Right now, you’re reviving the Cuban-Chinese restaurant that has a long history here. How did you tackle writing this menu?
When I met Marco, he explained his vision, and the concept was Asian-Cuban, Chino-Latino. He had some other name for it, but it was not even close to where I wanted to go. I said, OK, if we work together, and we can put it together like this, then we can go from there. He was open to that. I explained that I wanted to do fusion — I didn’t want to do authentic versions of either cuisine, because I’m not Asian and I’m not Cuban. So instead, I will marry two cultures together. That way no one can say this is not right because this is not authentic. I did a lot of research through a lot of friends. I have a big group of Asian friends and a big group of Latin friends. Latin, I’m part of it, so I can bring those flavors in. We have plantains. We grow the nicest yucca in the world. So that’s easy for me — Latin I have in my blood. Asian, I needed help.

Can you tell me a bit about the history of this type of restaurant?
Fifteen years ago, there was a huge Cuban-Chinese trend, and it died out a bit. There are still a few restaurants uptown, and once, there was an Asia de Cuba. Marco was in Cuba, and he saw the history of Asians in Cuba. So he said, I want to do this. It was a huge challenge for me, but I love challenges.

What’s been your biggest challenge since opening?
We are in the middle of the business district, so there are more offices. We have Asian restaurants around us because we are close to Koreatown. It’s tough to be in the middle of the Asian community and be something that’s unique. Lunch is good, but dinner’s a little bit harder. But we’re moving up every day.

What are the biggest lessons you’ve learned over the course of your career?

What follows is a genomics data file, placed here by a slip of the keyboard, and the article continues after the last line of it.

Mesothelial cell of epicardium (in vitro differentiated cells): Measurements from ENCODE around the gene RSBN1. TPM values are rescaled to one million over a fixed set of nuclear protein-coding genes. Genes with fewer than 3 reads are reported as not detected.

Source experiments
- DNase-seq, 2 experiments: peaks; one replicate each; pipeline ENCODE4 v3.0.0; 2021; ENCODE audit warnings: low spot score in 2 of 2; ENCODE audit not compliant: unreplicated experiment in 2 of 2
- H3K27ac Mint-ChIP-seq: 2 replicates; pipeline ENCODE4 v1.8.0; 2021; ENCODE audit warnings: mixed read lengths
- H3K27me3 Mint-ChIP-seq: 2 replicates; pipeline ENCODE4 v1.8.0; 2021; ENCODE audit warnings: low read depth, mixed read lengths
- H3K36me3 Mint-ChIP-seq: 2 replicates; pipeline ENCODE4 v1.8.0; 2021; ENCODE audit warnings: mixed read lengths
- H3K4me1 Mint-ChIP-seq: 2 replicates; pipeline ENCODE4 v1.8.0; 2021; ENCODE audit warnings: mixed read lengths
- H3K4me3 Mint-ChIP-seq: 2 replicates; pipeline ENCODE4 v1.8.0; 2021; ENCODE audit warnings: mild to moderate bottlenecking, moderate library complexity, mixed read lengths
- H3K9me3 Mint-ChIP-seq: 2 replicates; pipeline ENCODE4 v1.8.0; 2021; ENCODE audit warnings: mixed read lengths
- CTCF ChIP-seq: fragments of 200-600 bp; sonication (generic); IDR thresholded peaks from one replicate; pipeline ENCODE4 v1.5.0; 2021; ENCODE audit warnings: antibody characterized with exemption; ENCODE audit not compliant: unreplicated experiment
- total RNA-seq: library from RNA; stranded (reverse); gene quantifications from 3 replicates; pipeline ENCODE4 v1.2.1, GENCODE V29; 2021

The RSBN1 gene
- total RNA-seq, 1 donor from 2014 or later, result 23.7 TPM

Always be sincere — I learned this business by being a dishwasher, and I always want to be at that level. I don’t want to say, I’m a big star. No. I’m a cook, I’m a chef. I want to be always that way. I learned from the big guys. Mario [Batali] is so big, but still, when I see him and talk to him, it’s like cooking with him again back at Babbo. It feels so good to be that way. Don’t be someone that you’re not. I’m same person as when I started.

How has the industry evolved over the last 10 or 15 years?
Ten years ago, people were doing really good food, complex food, with cool techniques. Now, everyone wants to be famous, so they show off a little bit here and there, but there’s not consistency.

So you see a dip in talent?
I see that in certain ways. There are two different types of people in New York City: People who come in and work because they have family to support, and then people who come in and love cooking. I take it as it comes — I’ll teach both types. But some people don’t want to learn.

Have any advice for someone getting into the industry?
Put your hard work and heart into it, and put your head down and keep working. You have to have a lot of passion — it will come out if you don’t put your heart and passion into it. It’s hard work. It’s 15 hours per day on your feet while the office is just eight hours.

How do you stay motivated?
I feel like I’m married to food. That’s what motivates me. I do something different every day. I want to create something. I want to build something new. I’m happy when the customers are happy — I want to see smiles when I walk out of the kitchen.

Anything you see as a pressing industry issue?
Prices are really going crazy for produce. I want to do farm-to-table, but it’s tough. They can’t afford to produce ingredients in a way that I can buy them. Back 10 or 15 years ago, it was easier — we used to go buy all the produce from the market, it was affordable, and we would make our dishes. But prices have doubled. It’s complicated. We’re fighting against the economy.

What are your goals?
For now, to have my own restaurant. I want to have an Ecuadorian restaurant. And not just one. I look up to Mario [Batali] or Daniel [Boulud]. I want to be like them someday and have five, six, seven restaurants — that’s my goal and I won’t stop until I get there.